would have been doing it for years?
     
    Steven J. Weller, Jan 15, 2004
    #6
  7. make that 'intelligible'
     
    Steven J. Weller, Jan 15, 2004
    #7
  8. Deal Maker

    Jack Perry Guest

    Steve

    the original poster is none other than EJN
    using an alias... waiting for the chance to spell his name in caps again...

    he spams these ng's so often that he doesn't
    DESERVE any replies...

    do a google search and you'll see that his
    email address links to ejn lame promo web sites

    death to spammers
     
    Jack Perry, Jan 15, 2004
    #8
  9. Deal Maker

    Alec Guest

    I want good sound. What is the consensus?

    For on-camera mic to get an OK sound from farther away, there isn't a
    good alternative to a shotgun mic. Some budget shotgun mics could
    actually easily be worse than a multi-capsule built-in pickup of many
    of the 1/3" 3CCD class prosumer camcorders like Pana AG-DVX100A or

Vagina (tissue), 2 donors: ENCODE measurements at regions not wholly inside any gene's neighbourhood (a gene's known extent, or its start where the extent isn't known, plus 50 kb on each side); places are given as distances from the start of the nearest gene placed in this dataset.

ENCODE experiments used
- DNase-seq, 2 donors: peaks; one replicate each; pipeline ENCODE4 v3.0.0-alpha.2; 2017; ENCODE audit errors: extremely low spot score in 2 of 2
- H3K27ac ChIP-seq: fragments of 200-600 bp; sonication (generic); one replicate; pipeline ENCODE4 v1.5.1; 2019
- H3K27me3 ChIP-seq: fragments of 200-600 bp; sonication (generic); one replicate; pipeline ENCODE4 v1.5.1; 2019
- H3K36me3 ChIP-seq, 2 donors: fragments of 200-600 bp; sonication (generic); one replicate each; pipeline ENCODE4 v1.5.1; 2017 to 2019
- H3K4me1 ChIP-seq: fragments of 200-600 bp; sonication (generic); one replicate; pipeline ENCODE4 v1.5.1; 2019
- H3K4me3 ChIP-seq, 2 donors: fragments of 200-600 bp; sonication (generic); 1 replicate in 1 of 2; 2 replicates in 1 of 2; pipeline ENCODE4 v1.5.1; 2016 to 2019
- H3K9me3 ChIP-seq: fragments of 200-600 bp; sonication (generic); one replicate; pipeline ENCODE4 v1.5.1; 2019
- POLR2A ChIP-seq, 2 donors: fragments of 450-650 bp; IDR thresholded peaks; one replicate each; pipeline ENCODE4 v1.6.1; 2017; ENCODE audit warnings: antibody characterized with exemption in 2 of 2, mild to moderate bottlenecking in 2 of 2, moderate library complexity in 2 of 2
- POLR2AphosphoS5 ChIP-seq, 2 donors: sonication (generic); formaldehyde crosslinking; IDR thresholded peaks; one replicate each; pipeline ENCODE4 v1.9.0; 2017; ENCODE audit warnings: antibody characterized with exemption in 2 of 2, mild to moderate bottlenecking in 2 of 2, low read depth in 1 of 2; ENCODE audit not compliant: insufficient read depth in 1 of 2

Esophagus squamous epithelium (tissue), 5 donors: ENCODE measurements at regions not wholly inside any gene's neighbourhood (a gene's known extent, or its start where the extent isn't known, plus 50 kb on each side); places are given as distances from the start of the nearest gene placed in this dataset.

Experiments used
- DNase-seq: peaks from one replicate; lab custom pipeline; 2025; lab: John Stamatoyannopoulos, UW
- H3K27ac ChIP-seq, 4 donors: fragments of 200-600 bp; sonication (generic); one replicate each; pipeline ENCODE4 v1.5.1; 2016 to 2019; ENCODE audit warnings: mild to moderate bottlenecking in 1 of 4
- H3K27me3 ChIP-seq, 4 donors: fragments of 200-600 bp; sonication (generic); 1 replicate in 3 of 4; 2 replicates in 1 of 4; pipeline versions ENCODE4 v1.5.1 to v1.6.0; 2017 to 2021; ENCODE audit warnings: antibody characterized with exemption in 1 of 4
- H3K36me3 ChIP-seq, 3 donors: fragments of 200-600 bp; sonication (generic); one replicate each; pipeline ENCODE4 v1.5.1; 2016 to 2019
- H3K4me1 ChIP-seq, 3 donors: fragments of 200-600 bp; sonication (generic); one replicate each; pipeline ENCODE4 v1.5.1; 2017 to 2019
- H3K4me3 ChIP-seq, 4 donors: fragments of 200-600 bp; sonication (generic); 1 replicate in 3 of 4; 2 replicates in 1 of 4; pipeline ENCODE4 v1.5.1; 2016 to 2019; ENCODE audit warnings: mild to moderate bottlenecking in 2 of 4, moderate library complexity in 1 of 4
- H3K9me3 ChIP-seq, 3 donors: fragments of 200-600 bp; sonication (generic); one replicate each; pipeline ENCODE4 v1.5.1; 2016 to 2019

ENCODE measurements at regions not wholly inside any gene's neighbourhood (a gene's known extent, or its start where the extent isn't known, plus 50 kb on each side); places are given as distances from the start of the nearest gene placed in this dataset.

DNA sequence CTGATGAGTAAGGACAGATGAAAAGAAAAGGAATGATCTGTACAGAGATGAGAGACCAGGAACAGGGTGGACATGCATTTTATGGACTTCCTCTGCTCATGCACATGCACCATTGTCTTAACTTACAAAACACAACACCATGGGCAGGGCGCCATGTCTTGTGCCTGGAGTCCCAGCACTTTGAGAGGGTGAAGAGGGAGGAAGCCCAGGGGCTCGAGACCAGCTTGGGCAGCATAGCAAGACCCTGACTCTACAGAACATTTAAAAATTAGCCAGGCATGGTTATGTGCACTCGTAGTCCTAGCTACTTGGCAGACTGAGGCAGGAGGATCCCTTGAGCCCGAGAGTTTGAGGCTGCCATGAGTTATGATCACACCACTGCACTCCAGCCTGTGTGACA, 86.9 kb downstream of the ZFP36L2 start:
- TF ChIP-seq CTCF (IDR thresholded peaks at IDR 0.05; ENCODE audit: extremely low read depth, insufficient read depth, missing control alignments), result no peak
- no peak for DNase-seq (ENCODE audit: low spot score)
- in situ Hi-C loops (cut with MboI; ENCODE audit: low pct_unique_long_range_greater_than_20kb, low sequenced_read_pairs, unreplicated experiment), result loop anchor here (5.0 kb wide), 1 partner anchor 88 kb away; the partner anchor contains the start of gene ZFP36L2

Canon GL2 or Sony DCR-VX2100, which, AFAIK analytically (sometimes
    depending on the zoom settnig) combine the sounds of the front and
    rear left and right capsules in ways to try to cancel out the sounds
    from the rear and bring in the sounds from the front.

    You could, however, improve on the directionality with a quality
    shotgun mic, but you'd also give up some of the surround cues that an
    on-camera mic would pick up. Perhaps it would be best to pick a camera
    with a separate L/R (balanced) mic inputs and if possible use the
    external shotgun mic on one channel and a built-in mic (or a decent
    omni mic if impossible to mix&match e.g. internal R & external L) on
    the other audio channel.

    Alec
     
    Alec, Jan 15, 2004
    #9
  10. Deal Maker

    Sam Longoria Guest